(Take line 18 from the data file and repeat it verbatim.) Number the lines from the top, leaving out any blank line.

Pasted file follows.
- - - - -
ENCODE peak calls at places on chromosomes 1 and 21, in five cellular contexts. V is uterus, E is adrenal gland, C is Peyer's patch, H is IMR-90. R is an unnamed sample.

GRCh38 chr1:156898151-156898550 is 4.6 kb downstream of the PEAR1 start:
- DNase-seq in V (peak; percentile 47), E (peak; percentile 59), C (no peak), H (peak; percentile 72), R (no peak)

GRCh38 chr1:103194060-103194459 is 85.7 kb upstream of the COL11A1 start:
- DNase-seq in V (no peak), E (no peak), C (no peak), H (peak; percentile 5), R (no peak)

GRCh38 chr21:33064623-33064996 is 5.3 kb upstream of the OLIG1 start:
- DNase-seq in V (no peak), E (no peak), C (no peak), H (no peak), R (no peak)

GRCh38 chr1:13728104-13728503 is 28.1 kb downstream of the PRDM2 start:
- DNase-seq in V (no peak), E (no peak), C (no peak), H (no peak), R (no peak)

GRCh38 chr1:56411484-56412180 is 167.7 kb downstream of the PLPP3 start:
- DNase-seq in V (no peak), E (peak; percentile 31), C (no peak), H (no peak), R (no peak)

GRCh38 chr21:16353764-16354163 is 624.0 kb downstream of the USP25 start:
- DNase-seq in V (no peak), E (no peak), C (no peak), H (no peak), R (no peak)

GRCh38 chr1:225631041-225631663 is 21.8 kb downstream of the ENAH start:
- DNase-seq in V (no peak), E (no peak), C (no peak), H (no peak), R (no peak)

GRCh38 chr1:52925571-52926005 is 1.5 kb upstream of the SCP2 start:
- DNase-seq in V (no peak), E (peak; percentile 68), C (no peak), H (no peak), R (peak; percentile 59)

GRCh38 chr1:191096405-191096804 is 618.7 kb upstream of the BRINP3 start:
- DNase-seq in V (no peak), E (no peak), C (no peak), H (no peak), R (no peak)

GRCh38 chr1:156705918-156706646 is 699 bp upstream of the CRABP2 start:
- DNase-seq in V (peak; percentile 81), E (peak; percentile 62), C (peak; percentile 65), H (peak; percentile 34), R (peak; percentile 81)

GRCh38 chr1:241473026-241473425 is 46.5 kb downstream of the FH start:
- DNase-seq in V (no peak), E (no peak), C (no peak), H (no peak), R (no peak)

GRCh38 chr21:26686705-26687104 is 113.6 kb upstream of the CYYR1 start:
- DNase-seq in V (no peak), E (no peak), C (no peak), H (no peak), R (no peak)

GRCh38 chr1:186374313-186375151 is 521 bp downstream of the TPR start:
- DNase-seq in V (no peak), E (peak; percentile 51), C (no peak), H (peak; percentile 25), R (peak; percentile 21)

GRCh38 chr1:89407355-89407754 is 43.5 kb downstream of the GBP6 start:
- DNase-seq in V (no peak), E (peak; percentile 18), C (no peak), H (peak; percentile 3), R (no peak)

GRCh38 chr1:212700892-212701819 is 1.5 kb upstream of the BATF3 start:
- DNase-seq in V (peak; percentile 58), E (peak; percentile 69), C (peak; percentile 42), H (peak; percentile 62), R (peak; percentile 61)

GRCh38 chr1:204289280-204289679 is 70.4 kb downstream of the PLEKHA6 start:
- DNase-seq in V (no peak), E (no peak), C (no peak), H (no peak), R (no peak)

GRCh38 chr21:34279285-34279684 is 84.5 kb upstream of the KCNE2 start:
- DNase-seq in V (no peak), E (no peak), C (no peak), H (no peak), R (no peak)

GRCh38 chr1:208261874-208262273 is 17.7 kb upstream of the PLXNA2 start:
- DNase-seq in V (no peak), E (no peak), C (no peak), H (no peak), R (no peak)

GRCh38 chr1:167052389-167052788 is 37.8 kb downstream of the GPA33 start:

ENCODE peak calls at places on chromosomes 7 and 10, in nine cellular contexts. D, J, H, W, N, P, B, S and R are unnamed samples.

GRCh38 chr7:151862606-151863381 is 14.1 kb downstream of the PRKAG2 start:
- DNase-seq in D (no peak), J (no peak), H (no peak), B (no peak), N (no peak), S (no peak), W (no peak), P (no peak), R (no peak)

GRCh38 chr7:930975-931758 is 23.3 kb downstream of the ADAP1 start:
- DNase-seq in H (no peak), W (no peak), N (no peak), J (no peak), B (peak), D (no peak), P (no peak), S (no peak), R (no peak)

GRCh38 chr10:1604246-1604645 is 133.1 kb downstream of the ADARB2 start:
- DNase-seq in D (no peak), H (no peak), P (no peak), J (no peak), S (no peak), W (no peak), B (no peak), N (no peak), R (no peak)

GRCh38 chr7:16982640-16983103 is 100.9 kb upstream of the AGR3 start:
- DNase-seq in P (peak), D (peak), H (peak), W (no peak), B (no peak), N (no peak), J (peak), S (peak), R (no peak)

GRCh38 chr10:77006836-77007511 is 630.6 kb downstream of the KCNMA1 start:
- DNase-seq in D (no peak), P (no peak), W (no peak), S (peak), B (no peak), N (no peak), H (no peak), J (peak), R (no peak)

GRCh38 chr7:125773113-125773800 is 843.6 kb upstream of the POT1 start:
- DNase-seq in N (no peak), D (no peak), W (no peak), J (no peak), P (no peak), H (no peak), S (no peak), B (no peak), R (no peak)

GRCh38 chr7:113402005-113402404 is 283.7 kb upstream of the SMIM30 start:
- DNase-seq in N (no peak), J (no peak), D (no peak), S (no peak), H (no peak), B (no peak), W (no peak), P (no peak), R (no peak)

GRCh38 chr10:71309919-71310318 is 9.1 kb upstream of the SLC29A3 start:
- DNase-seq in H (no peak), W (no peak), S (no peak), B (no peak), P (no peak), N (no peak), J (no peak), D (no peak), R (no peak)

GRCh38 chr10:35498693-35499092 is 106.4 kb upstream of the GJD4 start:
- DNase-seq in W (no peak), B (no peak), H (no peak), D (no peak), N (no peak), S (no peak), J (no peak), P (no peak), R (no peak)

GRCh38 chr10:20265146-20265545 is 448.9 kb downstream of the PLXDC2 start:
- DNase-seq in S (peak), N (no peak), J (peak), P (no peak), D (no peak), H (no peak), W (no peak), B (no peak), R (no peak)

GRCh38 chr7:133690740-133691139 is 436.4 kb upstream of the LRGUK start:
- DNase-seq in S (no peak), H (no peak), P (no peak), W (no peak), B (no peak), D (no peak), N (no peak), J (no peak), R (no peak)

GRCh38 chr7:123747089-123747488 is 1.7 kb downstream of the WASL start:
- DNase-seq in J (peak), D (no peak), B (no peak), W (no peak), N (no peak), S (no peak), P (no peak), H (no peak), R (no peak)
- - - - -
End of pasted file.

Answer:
GRCh38 chr1:191096405-191096804 is 618.7 kb upstream of the BRINP3 start: